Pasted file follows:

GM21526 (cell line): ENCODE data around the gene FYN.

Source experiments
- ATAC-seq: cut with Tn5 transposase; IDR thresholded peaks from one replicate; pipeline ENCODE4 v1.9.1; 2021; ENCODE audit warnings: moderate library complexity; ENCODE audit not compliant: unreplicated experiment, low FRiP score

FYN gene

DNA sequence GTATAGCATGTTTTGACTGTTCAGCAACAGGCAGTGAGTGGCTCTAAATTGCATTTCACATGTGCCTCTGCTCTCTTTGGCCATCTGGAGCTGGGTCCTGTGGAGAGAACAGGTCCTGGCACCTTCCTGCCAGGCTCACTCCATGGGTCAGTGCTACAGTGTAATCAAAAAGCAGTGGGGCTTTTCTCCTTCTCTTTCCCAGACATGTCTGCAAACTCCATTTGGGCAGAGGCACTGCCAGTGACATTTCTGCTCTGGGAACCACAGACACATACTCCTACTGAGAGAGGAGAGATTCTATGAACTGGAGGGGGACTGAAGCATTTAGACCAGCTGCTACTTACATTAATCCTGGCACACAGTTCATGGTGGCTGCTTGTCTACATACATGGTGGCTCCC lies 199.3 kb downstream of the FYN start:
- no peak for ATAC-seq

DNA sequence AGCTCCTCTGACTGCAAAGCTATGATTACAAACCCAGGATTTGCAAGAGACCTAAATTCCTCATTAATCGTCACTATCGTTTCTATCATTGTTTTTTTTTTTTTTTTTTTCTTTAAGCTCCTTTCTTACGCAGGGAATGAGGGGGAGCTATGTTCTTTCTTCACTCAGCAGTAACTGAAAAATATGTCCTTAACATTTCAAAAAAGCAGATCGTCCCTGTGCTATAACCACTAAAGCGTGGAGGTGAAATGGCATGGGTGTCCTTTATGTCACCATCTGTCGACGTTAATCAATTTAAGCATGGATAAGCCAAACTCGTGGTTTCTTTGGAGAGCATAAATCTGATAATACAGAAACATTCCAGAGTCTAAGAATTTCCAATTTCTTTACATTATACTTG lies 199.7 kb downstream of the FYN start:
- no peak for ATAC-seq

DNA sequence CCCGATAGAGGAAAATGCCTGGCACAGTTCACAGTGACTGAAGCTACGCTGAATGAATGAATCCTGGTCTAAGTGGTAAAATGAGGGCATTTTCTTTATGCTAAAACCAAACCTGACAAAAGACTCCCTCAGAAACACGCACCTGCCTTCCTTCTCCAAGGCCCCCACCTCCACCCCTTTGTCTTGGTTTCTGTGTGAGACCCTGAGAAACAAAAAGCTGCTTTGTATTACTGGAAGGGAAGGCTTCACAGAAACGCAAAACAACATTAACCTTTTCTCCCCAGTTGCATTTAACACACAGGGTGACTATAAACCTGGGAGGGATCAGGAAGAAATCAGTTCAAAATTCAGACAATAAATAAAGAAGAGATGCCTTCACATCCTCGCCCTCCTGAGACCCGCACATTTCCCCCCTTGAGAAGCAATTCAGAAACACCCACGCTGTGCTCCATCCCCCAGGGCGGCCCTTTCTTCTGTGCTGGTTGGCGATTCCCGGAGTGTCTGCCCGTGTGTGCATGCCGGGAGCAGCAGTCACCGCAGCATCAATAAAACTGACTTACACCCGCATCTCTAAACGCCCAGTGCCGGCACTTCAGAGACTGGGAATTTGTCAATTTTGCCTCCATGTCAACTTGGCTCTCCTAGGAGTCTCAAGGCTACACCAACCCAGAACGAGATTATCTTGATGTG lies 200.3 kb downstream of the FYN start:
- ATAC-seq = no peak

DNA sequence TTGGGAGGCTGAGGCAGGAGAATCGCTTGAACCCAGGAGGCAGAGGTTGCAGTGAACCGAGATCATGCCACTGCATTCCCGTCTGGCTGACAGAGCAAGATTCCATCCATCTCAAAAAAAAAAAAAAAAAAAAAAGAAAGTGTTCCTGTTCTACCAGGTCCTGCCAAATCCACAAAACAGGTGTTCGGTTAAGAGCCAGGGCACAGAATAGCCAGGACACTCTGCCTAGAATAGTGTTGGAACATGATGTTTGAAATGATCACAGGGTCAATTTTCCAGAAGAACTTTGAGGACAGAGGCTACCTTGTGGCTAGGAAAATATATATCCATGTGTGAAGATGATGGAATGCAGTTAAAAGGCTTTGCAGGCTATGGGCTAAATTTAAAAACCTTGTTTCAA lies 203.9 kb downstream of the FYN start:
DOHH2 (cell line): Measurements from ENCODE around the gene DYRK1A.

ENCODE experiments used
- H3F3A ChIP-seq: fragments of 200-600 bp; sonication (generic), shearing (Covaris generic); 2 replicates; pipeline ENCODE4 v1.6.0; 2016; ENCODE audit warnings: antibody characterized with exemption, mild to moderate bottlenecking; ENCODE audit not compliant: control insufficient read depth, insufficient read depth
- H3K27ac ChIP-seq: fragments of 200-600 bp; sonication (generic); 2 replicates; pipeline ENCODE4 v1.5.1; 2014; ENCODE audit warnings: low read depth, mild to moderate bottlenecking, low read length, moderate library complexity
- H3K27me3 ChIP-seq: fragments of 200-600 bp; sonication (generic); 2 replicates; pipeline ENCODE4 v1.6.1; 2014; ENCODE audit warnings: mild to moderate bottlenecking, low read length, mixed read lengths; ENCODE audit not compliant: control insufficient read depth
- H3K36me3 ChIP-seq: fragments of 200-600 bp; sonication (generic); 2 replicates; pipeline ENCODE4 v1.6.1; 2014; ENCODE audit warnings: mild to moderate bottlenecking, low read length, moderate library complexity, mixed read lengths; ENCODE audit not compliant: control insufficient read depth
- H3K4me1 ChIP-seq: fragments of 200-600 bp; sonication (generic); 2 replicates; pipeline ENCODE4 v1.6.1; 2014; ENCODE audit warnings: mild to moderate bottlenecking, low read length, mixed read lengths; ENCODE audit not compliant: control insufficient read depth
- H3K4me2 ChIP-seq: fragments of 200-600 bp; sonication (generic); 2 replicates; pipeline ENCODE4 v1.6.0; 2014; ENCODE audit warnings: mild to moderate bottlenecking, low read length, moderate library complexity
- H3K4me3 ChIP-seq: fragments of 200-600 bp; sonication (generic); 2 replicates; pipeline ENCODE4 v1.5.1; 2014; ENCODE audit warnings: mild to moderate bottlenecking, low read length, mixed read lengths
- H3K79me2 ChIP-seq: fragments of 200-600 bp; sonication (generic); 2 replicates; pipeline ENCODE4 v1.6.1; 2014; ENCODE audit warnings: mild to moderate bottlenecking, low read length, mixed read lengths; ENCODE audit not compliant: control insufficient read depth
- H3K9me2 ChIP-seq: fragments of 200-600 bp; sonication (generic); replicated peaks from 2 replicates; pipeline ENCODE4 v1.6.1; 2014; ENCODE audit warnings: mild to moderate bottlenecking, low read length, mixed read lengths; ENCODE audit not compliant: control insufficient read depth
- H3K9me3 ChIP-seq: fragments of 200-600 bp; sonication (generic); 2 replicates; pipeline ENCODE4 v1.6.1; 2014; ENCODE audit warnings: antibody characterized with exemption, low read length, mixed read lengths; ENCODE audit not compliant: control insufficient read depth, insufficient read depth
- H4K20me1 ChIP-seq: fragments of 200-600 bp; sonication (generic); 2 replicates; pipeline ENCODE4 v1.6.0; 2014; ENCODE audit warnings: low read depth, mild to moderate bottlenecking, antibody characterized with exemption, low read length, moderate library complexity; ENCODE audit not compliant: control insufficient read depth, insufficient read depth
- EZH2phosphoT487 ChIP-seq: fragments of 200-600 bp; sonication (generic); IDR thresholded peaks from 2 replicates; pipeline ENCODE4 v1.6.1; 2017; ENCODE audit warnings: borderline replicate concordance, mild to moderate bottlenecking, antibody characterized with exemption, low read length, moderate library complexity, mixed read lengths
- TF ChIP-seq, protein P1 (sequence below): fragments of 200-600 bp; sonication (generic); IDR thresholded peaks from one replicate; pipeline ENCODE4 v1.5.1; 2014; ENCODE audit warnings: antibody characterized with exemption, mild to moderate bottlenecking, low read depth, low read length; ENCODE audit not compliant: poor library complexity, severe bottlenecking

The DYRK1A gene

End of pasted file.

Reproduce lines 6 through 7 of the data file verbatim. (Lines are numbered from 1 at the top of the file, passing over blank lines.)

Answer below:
- no peak for ATAC-seq

DNA sequence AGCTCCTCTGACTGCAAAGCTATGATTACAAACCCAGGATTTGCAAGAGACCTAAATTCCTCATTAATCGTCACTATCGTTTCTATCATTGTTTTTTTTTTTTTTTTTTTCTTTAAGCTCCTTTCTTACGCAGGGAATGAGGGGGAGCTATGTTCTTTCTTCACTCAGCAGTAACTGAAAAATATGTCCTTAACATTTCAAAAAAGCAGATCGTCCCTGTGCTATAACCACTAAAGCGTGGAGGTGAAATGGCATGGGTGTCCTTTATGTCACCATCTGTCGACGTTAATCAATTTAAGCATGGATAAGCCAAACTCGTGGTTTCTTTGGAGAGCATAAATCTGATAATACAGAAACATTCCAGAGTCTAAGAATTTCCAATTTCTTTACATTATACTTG lies 199.7 kb downstream of the FYN start: